Consider the following assertions. Market-cap-weighted indexing blindly buys stocks with no regard to valuations. Active managers, on the other hand, calculate the intrinsic value of a company and then buy only if the price is below that value. Is that really true? I find this line of thinking troubling in part because it seems so simple. If Berkshire Hathaway’s Charlie Munger is right in his statement, “Anyone who finds it easy is stupid,” then there has to be more to the story, don’t you think?
Let’s unpack the first assertion: Index funds blindly buy stocks with no regard to valuation. This statement is really made from the standpoint of an accountant rather than an economist. (As a CPA, please know that I’m not belittling the importance of the accounting profession!) From an economist’s perspective, price is an incredibly powerful mechanism in the markets. It represents an agreement between buyers and sellers whereby both parties benefit from the transaction.
Consider Frank, a farmer who’s selling broccoli to a customer, Laura. Frank has invested a lot of sweat, equity, and capital into his farm and is looking to trade broccoli for money, which he will use to buy rice to diversify the dinner he’s serving to his family. Laura is looking for a fresh, healthy complement to the chicken she’s cooking for dinner. The price the two parties agree upon represents the point at which both Frank and Laura are able to accomplish their objectives. At the aggregate financial market level, prices contain a huge amount of information about how buyers and sellers view the value of all the securities in the market.
Now let me put on my accounting hat and take this down to the next level. The price of any stock is the sum of the current earnings of a company and a multiple that represents the market’s view of where those earnings will go in the future. The forward-looking nature of stocks implies an inherent level of imprecision. Some buyers and sellers will be wrong. As this occurs over time, multiples change (sometimes dramatically). And, of course, earnings change over time based on both company-specific and macro-economic issues.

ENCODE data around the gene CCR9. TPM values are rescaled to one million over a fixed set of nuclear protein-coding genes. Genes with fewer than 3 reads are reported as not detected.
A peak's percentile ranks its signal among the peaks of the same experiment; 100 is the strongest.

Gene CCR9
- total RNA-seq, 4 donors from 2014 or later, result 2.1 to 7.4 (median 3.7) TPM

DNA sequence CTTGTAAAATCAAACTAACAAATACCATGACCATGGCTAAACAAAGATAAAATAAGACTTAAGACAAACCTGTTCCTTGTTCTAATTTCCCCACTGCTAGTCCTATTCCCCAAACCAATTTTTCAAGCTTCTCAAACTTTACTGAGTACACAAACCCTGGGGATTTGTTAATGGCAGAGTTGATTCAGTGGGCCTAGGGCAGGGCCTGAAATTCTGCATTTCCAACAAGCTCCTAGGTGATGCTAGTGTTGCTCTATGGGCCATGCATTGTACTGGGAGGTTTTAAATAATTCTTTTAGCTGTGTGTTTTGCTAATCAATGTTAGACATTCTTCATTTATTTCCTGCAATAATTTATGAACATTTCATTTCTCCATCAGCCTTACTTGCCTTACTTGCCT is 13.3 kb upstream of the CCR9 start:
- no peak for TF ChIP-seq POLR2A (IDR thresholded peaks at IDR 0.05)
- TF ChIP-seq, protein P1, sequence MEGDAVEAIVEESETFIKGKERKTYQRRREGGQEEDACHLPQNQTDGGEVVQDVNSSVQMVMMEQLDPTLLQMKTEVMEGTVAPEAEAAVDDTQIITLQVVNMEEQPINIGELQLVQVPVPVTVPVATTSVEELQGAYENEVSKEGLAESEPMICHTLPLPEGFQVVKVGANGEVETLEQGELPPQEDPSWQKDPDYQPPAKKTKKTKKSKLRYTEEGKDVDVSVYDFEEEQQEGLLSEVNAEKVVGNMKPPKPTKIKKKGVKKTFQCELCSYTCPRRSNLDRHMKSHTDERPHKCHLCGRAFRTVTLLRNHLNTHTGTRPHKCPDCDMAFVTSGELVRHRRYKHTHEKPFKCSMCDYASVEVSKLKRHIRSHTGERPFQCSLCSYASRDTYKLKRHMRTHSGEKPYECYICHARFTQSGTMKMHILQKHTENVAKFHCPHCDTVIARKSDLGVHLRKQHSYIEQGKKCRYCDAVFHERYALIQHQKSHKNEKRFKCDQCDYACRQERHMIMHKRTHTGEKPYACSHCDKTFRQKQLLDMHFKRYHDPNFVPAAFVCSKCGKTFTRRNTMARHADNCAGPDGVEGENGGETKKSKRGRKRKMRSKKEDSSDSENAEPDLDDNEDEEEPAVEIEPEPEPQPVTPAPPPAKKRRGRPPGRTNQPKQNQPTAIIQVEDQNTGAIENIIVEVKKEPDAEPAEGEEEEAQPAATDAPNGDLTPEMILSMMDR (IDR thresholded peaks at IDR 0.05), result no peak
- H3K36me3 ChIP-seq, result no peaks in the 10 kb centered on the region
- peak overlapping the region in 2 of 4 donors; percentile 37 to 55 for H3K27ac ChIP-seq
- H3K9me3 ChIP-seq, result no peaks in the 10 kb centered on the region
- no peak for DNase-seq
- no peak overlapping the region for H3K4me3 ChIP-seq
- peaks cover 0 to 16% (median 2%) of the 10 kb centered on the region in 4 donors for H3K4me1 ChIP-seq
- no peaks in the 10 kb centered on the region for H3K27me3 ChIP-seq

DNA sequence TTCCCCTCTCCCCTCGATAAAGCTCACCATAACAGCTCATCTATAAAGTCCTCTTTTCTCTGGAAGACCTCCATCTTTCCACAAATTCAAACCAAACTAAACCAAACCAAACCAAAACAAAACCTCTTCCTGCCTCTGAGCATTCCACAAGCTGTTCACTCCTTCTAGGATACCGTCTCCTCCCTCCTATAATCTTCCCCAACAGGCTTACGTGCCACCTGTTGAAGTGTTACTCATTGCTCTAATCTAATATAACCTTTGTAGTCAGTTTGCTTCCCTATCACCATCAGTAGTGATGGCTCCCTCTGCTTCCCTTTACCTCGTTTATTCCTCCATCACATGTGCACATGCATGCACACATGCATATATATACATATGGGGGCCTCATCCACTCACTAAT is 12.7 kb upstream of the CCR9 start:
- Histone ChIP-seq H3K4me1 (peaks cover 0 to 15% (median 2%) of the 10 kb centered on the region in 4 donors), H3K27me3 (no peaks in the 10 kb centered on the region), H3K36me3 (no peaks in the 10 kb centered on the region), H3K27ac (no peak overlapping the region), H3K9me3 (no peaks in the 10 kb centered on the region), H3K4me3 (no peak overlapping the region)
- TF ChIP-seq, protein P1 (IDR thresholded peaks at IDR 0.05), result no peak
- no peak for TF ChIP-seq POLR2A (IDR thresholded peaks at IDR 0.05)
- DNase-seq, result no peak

With that, we can now neatly turn to the second assertion and the crux of the issue: Active management is valuable because it focuses on the differences between intrinsic value and prices. If my previous statements are even partially true, then prices are actually pretty smart things—they represent many, many different views of intrinsic value. The assertions we started with suggest that active managers are somehow separate from the “market.” In reality, they’re critical market players—they are, in fact, the Frank and Laura’s buying and selling, thus incorporating their views into the price of various securities.
When active managers say they’re looking at differences between intrinsic value and prices, what they’re really saying is that their model of intrinsic value differs from price. There are a few important points here. First of all, no model is perfectly correct. In reality, valuation is a rather complex exercise that’s very useful (and very fun in my eyes!) but nonetheless based on a myriad of assumptions and forecasts. Second, a given active manager’s model represents one view.
Market-cap weighting is powerful precisely for the following reasons. It builds a portfolio of securities using price and therefore all of the different views and valuation models of market participants. Active managers are not outside observers who work in a different market than index funds. And outperformance does not result from simply running a model and observing that the valuation that comes out is lower than price.
Active managers and index funds are not really analogous to a chess master (active) playing against a child (indexing). Rather the situation is more analogous to predicting the future. Can it be done? Sure, but it’s tough and you’re really going to need the right circumstances. In the case of active outperformance, these circumstances include low costs, a disciplined process, and patience.
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